As a scholar of U.S. history, I have studied the many cases in which presidential nominees, particularly judges, have failed to gain Senate confirmation. However, according to the Senate Historical Office, there were four cases since 1970 in which a Senate controlled by the president’s party did not confirm the president’s nominees.
As President Barack Obama winds down his eight years in the White House and President-elect Donald Trump prepares to be inaugurated on Friday, TIME History asked a variety of experts to weigh in on a question: How do you think historians of the future will talk about on his time in Office? Where will he fit in the ranks of presidents past?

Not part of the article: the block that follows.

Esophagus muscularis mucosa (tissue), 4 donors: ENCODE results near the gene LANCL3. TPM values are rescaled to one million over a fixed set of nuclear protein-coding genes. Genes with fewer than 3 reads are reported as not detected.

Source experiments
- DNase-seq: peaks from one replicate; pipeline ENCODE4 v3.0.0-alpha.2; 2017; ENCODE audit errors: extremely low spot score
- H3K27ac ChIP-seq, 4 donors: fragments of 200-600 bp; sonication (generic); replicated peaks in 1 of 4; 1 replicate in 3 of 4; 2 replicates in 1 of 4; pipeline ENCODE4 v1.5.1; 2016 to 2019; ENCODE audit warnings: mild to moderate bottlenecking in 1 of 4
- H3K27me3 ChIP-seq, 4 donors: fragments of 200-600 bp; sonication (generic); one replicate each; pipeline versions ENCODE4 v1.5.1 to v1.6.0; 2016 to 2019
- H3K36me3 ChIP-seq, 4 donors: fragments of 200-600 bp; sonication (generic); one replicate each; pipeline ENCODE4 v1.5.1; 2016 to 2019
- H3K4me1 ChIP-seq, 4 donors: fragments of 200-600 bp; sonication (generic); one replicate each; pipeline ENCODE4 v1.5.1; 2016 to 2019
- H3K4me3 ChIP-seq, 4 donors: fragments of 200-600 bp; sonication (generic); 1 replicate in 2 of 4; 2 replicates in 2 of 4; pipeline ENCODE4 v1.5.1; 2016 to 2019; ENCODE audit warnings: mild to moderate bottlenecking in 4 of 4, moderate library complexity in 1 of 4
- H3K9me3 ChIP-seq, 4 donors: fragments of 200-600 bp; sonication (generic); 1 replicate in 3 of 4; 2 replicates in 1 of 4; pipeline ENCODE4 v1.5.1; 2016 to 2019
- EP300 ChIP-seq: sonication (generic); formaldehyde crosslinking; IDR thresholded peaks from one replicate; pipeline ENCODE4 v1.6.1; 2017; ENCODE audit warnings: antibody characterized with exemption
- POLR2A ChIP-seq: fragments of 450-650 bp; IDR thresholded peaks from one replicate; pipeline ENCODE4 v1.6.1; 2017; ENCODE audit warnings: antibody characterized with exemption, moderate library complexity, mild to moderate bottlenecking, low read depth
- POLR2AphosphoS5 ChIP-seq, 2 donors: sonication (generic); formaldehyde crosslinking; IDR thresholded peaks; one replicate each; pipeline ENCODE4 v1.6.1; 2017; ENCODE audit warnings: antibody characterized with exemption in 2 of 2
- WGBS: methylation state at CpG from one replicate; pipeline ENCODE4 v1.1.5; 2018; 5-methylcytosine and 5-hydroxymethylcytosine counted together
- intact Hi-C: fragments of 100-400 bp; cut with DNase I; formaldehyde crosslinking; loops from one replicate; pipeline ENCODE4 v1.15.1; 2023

Stephen Wertheim at the University of Cambridge writes in Foreign Affairs on "Trump and American Exceptionalism: Why a Crippled America Is Something New"
Timothy Naftali, clinical associate professor of history and public service at New York University and founding director of the Richard Nixon Presidential Library and Museum, on "Why Clinton’s Emails Matter"
SHAFR past president Fred Logevall co-writes this op-ed in The Daily Beast with Gordon M. Goldstein: